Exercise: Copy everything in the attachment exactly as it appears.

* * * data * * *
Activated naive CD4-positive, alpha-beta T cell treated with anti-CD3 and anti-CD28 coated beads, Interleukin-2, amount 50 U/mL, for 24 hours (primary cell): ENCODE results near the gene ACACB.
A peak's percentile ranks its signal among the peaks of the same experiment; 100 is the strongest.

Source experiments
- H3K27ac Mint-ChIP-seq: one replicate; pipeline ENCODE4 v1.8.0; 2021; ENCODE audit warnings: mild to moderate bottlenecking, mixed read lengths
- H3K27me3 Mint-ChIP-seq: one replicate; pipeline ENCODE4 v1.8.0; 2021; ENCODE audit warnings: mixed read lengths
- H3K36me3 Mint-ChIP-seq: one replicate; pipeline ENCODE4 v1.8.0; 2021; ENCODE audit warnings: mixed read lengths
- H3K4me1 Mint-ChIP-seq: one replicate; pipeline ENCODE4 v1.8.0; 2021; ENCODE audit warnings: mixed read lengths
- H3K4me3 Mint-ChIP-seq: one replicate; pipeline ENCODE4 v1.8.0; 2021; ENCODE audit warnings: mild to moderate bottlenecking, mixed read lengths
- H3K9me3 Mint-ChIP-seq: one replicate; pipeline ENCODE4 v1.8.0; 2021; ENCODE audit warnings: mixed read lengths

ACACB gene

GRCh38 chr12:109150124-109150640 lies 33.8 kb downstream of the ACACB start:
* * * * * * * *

Activated naive CD4-positive, alpha-beta T cell treated with anti-CD3 and anti-CD28 coated beads, Interleukin-2, amount 50 U/mL, for 24 hours (primary cell): ENCODE results near the gene ACACB.
A peak's percentile ranks its signal among the peaks of the same experiment; 100 is the strongest.

Source experiments
- H3K27ac Mint-ChIP-seq: one replicate; pipeline ENCODE4 v1.8.0; 2021; ENCODE audit warnings: mild to moderate bottlenecking, mixed read lengths
- H3K27me3 Mint-ChIP-seq: one replicate; pipeline ENCODE4 v1.8.0; 2021; ENCODE audit warnings: mixed read lengths
- H3K36me3 Mint-ChIP-seq: one replicate; pipeline ENCODE4 v1.8.0; 2021; ENCODE audit warnings: mixed read lengths
- H3K4me1 Mint-ChIP-seq: one replicate; pipeline ENCODE4 v1.8.0; 2021; ENCODE audit warnings: mixed read lengths
- H3K4me3 Mint-ChIP-seq: one replicate; pipeline ENCODE4 v1.8.0; 2021; ENCODE audit warnings: mild to moderate bottlenecking, mixed read lengths
- H3K9me3 Mint-ChIP-seq: one replicate; pipeline ENCODE4 v1.8.0; 2021; ENCODE audit warnings: mixed read lengths

ACACB gene

GRCh38 chr12:109150124-109150640 lies 33.8 kb downstream of the ACACB start: